The Day After Thanksgiving 2015 – essay

blessings

The Day After Thanksgiving 2015 – essay

Today is Friday, November 27, 2015 – the day after Thanksgiving.  Yesterday was a quiet, thank-filled, beautiful day.

As usual, I was up early – before sunrise.  Quiet time.  Focus.  Reflect.

Bright sun.  Dry, crisp Rhode Island air.  Telephone conversations with family and friends.  E-mails to others.  Thanksgiving Day parade playing in the background.

Later in the morning – preparations of favorite dishes to contribute to the shared dinner in the afternoon. Mashed potatoes, with fresh-chopped garlic, fresh rosemary, sour cream, butter, salt and pepper.  Baby peas and pearl onions in a light cream sauce.  My mother’s recipe for pineapple upsidedown cake, with extra maraschino cherries as part of the decoration, begun, and, then, baked in a black, cast iron fry pan – as that’s the best way.  The perfume of fruits, fixings and fresh herbs blending into an aromatic, Thanksgiving day memory.

After we (Al, Gus-The Wonder Dog and I) arrived at my younger son’s home, the first whiff of turkey, with homemade cornbread stuffing, wafted down the stairs. Added to our feast was: Al’s homemade mashed carrots and turnips, with sweet butter, and; Ces’ turkey, stuffing, homemade cranberry sauce and brussel sprouts.  What a feast!  All washed down with a glass or two of dark amber Duchesse de Bourgogne.

What was required next was to temporarily step away from that table, with a few remnants of the fixings left on the plates.  One must leave room for the two desserts.

Stepping into the late afternoon air was a welcome respite, all three dogs (Gus, Betty and Lucy) bouncing around, still looking for a bit of extra food and (always) for our attentions.

By then, the day had turned unseasonably mild, with a damp sweetness beginning to come in.  No jackets required.  Sun lowering a bit more in the West.  That certain slant of light.  Three of us talked on the terrace of food and incidental things, attempting to wiggle out a bit more space.

After a sufficient respite, the desserts were laid out – the aforementioned pineapple upsidedown cake (served with Brooklyn Creamery Company’s Extra Thick, Single Cream) and a pumpkin pie, with pecan and praline crumble, decorated with rich, yellow whipped cream edging, courtesy of Pastiche; and, some rugelach, just for good measure.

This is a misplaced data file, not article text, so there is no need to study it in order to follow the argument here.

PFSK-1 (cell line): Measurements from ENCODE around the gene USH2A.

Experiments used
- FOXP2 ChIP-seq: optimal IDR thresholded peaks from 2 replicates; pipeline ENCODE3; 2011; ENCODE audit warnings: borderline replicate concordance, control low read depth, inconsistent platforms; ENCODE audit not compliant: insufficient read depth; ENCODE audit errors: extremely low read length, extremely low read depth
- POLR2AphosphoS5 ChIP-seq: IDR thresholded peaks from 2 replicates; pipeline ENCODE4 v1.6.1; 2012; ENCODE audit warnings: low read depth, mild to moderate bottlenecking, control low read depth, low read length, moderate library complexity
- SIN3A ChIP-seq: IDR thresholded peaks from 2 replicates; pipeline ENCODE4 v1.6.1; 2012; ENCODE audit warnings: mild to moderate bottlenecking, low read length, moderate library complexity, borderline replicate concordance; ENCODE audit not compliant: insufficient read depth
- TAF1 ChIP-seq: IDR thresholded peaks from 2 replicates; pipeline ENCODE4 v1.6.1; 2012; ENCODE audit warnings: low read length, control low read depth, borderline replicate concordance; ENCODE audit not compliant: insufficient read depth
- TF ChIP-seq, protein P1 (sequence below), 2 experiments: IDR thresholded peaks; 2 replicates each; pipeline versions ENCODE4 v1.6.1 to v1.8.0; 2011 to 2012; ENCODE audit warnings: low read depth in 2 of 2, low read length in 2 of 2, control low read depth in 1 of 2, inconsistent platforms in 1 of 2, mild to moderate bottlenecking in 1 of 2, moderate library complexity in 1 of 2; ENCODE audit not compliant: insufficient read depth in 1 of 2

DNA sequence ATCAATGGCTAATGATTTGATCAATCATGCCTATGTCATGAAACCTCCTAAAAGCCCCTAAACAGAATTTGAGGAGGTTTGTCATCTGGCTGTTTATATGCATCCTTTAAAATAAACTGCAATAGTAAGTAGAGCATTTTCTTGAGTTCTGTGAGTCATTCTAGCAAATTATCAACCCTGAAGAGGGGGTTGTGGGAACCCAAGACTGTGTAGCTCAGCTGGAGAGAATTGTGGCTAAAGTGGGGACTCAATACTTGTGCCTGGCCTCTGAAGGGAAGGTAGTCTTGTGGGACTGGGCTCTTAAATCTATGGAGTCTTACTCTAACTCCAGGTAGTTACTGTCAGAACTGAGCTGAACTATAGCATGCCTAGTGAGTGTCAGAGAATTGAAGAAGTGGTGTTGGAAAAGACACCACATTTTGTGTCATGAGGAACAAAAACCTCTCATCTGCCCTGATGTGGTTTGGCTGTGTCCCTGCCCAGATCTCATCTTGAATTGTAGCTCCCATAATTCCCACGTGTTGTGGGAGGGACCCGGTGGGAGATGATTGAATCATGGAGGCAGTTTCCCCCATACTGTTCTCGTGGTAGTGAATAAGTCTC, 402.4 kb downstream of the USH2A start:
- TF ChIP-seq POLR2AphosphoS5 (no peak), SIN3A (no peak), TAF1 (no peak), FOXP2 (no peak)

I cannot recall that last time I was as full as I was yesterday.  One more bite and it would have spoiled everything.

Another retreat to the terrace, sunset by now.  Lights of the city coming up.  The trio of red, flashing warning lights at the top of the three stacks at the electric company flickering like erratic fireflies through the branches of the de-leafed, skeletal trees.  The low whir of other folks coming or going, crossing the I-Way, East to West to East.

More incidental conversations, each happily fed and full, enjoying the evening’s air and city silence.

The divided leftovers are still covered and untouched.  I’m just beginning to feel hungry, again.

A singularly memorable Thanksgiving Day 2015.

~ ~ ~ ~ ~

As a way of continuing to celebrate a Day of Thanks; and, to return many favors and blessings received, please accept The Thanksgiving Reader, created by Seth Godin and others.  This is a free download; and, can be generously shared, individually and/or globally.  Thank you, as always, Seth.

 

 

 

 

çok güzel – poem

ç SplashHearto k   g ü z e l – poem

           for Sarik, Lale, and Leyla – with Love

 

 

Your ash and smoke have

filled my skin

The silent music enlarges

my lungs

 

Celebrate and whisper on

each hand and eye that

loved me

 

Further than the green lights

from the opposite side

 

I love your home          because

I know that you are there

From where I always stood

in the cool cathedral of the night

I could, at last, see further

than myself

 

Even stones spoke in an

eloquent tongue as soft

as flesh as liquid as constant,

washing water over turquoise tiles

and my mouth and hands and

feet were washed away

 

Leaving is another stone

that is dissolved in sleep

 

Mountains and snow are the

memory of separation in a

dream of leaving and coming back,

again.

 

(c) 1988, 2015 ~ Jessan Dunn (DeCredico) Otis

Meeting Alan – A Veterans Day Memory – 2015 – essay

Stars and Stripes

Stars and Stripes

How Alan and I met is a short, surreal film. Walter Reed Hospital, January, 1970. Walking through miles of connecting corridors to find his ward. Once there, (in the older part of this hospital), two long rows of beds, his the last on the right; and, he was asleep. I waited in the solarium adjacent to that ward, just around the corner from his bed. Another injured vet rolled his wheelchair ’round the corner.  He had no legs, missing just above both knees. He had a soft, Southern drawl. We talked, on and off, for almost an hour. Every once in awhile he’d wheel back, check and say, “No Ma’am, he’s still sleeping.” He and I were about the same age.

I was visiting, unannounced and completely unknown to Alan, delivering several copies of the Brown Alumni Magazine, in which was a beautifully written article by the Editor, Robert A. Reichley, about Alan and a fellow alum, both of whom had served in Vietnam, had been wounded, and wound up next to each other in that ward in Walter Reed.  The other alum had since been discharged.  Alan’s people were far away; and, he was alone.  I also brought the review copy of a first novel, My Main Mother, written by another fellow alum, Barry Beckham.  At that time, I worked for that magazine; and, my former spouse (a visual artist) was having a show in DC.